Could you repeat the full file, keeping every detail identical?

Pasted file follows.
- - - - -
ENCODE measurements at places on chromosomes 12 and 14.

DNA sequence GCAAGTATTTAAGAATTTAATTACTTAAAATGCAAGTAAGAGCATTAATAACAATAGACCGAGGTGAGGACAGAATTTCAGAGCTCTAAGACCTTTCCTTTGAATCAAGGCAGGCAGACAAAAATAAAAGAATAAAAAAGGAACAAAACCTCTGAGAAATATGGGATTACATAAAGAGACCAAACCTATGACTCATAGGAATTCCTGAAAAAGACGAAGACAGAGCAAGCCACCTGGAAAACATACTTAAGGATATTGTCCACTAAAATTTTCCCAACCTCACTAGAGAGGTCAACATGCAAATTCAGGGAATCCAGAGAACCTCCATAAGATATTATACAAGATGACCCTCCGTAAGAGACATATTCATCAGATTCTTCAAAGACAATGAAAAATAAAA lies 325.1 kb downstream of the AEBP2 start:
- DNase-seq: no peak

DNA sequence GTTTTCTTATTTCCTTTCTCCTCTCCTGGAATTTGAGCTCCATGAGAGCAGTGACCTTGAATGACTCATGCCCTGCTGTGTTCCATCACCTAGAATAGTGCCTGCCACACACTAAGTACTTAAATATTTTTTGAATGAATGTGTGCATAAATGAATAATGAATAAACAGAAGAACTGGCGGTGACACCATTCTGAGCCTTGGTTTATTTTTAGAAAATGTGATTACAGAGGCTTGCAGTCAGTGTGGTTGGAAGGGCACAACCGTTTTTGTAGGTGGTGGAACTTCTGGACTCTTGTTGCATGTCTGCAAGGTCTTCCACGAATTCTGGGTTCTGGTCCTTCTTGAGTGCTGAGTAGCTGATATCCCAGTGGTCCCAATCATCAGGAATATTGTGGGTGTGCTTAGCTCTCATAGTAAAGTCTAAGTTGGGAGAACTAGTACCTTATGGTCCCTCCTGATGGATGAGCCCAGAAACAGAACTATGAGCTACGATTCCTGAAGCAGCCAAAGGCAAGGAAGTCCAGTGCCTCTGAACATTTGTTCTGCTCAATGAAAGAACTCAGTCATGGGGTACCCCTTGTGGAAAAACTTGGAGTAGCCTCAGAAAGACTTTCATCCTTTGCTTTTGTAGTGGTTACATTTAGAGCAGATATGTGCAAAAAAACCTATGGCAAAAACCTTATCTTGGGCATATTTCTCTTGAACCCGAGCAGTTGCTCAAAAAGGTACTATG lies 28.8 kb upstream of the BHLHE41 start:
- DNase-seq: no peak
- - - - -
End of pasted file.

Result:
ENCODE measurements at places on chromosomes 12 and 14.

DNA sequence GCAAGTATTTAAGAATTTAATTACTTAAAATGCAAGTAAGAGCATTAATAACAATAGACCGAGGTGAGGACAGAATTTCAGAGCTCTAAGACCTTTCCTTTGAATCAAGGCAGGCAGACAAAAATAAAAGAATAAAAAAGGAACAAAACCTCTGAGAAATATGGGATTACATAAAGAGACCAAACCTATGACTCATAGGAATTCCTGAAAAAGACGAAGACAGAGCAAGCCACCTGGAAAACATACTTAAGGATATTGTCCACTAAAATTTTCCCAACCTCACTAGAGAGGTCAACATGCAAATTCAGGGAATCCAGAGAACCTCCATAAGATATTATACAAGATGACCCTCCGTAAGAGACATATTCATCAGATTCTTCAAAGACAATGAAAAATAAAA lies 325.1 kb downstream of the AEBP2 start:
- DNase-seq: no peak

DNA sequence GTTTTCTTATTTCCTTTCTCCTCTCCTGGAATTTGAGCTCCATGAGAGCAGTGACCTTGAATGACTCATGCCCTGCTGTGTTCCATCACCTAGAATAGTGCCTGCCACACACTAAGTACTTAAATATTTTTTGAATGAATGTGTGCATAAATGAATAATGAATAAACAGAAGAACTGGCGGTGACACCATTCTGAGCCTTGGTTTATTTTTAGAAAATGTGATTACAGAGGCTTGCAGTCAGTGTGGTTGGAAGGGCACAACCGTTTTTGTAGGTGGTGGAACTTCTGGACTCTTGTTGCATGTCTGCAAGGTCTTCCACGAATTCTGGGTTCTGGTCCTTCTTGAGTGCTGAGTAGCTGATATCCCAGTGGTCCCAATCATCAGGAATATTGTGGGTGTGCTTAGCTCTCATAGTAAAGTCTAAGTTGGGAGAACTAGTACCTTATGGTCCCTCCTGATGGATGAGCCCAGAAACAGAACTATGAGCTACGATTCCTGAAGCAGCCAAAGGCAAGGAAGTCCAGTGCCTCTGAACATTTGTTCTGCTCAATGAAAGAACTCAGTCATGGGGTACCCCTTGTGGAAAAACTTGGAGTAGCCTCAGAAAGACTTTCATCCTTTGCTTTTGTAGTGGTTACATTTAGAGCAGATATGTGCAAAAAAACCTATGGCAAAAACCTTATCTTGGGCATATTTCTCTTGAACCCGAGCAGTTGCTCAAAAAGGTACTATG lies 28.8 kb upstream of the BHLHE41 start:
- DNase-seq: no peak